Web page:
AMDSB students getting more involved in skilled trades co-ops

(BlackburnNews.com file photo)

More than 40 students with the Avon Maitland District School Board achieved an apprenticeship in the past school year.

Pathways Coordinator, Jodi Froud, says part of that success is because they’ve to promote skilled trades and apprenticeship pathway to students in elementary school, so by the time they get to grade eleven and twelve, they already know about the apprenticeship program through the co-op program and they’ve likely already given some thought a career in a skilled trade and pursuing that through the Ontario Youth Apprenticeship program.

“So we have students in grade eleven and twelve right now on co-op. Over 300 of them this year have been in a co-op, in a skilled trade and in this year alone, we have increased our students who have signed a registered training agreement, which means they’ve started their apprenticeship while they’re still in high school.”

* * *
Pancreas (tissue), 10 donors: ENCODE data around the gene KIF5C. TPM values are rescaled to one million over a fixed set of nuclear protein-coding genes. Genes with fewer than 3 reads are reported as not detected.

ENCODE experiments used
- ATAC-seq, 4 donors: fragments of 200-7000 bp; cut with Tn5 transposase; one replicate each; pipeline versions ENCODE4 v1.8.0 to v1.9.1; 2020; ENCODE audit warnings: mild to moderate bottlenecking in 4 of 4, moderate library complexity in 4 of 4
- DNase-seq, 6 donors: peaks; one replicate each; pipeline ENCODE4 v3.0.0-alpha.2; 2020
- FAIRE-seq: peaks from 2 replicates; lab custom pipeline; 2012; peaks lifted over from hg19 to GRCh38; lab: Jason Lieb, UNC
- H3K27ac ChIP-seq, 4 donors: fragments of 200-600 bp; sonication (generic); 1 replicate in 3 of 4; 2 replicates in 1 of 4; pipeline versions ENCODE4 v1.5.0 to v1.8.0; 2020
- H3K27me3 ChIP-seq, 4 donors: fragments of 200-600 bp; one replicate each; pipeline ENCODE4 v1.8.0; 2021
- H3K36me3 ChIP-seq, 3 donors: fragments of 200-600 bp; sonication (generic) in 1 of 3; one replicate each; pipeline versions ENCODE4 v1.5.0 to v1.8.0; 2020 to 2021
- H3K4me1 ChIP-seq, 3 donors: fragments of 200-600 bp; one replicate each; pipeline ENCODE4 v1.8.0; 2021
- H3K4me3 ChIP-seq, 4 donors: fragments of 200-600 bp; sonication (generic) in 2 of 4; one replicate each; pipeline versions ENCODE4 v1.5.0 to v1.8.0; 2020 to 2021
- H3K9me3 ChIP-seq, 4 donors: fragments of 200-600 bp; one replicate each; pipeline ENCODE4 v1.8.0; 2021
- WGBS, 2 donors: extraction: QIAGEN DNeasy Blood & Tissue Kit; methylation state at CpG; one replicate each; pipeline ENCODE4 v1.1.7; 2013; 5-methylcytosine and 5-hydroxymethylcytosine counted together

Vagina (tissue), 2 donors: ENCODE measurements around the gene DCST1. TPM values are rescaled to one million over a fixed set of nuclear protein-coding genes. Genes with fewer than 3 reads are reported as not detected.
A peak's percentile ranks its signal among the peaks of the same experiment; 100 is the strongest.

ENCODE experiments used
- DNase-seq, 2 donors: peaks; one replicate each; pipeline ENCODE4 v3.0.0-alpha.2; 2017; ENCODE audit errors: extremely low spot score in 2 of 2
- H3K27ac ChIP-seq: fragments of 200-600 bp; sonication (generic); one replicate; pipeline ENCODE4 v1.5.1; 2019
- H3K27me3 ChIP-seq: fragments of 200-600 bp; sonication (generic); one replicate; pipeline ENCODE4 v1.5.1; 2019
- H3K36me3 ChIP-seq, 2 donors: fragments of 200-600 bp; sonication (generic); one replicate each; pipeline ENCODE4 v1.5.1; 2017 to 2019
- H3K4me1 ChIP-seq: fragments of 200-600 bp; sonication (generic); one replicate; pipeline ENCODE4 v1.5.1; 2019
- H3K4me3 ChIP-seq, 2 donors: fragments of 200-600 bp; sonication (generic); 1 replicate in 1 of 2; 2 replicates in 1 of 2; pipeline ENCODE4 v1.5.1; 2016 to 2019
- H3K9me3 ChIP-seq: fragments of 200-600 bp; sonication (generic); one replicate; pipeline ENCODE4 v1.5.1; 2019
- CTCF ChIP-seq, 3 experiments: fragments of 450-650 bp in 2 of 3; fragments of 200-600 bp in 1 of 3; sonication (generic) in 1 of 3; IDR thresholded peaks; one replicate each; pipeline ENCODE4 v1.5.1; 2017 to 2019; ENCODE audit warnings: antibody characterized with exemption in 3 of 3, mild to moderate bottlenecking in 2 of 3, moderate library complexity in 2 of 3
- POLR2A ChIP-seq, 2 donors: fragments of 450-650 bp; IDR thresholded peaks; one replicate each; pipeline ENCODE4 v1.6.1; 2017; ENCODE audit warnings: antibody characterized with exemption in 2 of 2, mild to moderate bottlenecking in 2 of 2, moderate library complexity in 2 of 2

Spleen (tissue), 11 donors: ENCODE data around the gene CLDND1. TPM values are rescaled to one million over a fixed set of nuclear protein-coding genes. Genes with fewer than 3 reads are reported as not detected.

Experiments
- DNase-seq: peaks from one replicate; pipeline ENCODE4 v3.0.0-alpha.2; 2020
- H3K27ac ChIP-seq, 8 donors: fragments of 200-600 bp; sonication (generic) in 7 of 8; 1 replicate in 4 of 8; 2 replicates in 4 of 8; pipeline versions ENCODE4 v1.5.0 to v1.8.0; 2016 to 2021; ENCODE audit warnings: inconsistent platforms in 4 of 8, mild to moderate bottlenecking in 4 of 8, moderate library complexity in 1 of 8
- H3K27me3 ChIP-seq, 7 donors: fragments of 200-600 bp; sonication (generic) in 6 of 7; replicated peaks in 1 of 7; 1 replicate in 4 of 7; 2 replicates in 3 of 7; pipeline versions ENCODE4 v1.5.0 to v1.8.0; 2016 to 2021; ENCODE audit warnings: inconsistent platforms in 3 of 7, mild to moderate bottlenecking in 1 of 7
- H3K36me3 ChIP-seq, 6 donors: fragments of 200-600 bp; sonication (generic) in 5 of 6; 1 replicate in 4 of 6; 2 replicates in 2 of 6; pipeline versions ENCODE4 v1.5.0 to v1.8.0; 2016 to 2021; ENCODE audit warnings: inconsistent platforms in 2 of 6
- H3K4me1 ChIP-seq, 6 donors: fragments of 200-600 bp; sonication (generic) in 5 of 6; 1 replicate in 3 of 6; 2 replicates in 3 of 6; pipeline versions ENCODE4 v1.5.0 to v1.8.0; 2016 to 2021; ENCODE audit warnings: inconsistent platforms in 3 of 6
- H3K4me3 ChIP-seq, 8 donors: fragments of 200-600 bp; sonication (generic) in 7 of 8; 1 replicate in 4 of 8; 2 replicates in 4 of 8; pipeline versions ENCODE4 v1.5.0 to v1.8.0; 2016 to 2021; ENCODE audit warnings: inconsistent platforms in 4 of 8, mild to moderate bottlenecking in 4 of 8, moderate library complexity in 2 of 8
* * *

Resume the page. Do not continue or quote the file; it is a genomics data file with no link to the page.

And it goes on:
Froud says almost twenty more students have signed training agreements this year over last year.

“Almost twenty more training agreements this year alone than last year. We’ve been really fortunate in our board because we have continued with our co-op program throughout the school year and you need to have your co-op program in order to have students participate in OYAP.”

She adds she’s convinced that part of their success is that they’ve been working hard at Avon Maitland to prepare students to consider a co-op before they get to grade eleven.

“We have been working hard at Avon Maitland to try to prepare students, before they get to their grade eleven, before they think about taking a co-op, that the skilled trades and apprenticeship program is a viable pathway, that the skilled trades is an excellent career path.”

Froud also points out, if they can get some exposure to a variety of skilled trades, through the co-op program, before they get to grade eleven, even if they find they don’t like that particular trade, they can cross that off their list and it’s a lesson learned.